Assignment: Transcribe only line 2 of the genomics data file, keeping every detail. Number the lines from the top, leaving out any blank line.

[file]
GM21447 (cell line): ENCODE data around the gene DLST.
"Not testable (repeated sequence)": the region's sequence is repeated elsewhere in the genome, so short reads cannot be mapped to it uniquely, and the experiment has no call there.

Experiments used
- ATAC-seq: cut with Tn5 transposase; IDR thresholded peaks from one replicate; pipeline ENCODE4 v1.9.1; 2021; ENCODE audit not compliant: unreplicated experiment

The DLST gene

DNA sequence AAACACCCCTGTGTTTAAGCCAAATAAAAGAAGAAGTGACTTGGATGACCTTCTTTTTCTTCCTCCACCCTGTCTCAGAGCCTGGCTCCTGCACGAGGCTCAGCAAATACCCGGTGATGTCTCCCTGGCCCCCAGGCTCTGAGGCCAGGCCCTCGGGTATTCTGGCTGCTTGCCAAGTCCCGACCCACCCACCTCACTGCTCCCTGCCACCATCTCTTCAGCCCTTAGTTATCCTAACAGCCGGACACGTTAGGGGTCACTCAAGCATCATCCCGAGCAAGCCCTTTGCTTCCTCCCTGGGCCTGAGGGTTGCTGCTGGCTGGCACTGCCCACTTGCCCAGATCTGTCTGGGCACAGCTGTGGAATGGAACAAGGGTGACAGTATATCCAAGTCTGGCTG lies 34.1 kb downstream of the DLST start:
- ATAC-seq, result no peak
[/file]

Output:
"Not testable (repeated sequence)": the region's sequence is repeated elsewhere in the genome, so short reads cannot be mapped to it uniquely, and the experiment has no call there.